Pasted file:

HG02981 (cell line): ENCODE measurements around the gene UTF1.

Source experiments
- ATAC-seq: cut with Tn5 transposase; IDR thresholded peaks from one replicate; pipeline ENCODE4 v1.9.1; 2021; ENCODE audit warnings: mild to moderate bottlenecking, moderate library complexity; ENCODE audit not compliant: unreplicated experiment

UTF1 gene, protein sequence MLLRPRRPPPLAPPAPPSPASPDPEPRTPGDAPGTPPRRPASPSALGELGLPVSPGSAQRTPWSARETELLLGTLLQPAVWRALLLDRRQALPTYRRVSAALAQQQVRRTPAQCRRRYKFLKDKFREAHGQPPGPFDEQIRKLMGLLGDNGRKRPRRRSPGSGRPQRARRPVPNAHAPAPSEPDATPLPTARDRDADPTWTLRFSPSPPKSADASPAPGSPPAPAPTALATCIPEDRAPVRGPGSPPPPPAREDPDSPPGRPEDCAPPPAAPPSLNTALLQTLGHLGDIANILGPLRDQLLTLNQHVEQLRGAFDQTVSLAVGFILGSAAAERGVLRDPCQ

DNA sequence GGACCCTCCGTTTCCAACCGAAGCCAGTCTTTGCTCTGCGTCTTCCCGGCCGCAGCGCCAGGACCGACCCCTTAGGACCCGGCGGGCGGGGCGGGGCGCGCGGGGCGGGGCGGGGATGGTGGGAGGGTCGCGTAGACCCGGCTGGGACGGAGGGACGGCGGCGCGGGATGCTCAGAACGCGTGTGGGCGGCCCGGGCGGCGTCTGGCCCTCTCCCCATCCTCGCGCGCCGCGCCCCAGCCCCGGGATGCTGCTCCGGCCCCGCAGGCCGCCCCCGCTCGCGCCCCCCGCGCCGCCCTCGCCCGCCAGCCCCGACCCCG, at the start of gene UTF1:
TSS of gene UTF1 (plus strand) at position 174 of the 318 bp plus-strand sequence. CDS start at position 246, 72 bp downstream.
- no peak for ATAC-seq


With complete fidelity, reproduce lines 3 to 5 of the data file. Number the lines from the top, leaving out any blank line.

- ATAC-seq: cut with Tn5 transposase; IDR thresholded peaks from one replicate; pipeline ENCODE4 v1.9.1; 2021; ENCODE audit warnings: mild to moderate bottlenecking, moderate library complexity; ENCODE audit not compliant: unreplicated experiment

UTF1 gene, protein sequence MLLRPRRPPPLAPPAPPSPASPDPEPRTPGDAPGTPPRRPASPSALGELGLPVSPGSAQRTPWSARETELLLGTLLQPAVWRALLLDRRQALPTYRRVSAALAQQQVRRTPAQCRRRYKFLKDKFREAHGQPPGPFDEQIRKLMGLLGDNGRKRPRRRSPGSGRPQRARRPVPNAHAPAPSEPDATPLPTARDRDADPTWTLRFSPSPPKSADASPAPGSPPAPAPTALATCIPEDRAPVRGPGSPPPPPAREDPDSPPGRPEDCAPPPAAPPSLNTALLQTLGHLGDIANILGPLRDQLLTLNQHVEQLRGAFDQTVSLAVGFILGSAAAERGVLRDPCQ

DNA sequence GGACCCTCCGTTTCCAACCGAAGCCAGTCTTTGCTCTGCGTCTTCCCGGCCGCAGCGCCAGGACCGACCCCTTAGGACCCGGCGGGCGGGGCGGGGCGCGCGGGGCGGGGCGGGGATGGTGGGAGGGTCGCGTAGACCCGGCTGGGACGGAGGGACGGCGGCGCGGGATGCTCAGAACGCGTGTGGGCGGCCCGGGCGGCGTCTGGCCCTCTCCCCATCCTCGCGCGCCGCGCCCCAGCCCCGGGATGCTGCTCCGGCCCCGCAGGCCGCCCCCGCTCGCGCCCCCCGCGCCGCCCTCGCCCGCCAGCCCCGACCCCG, at the start of gene UTF1: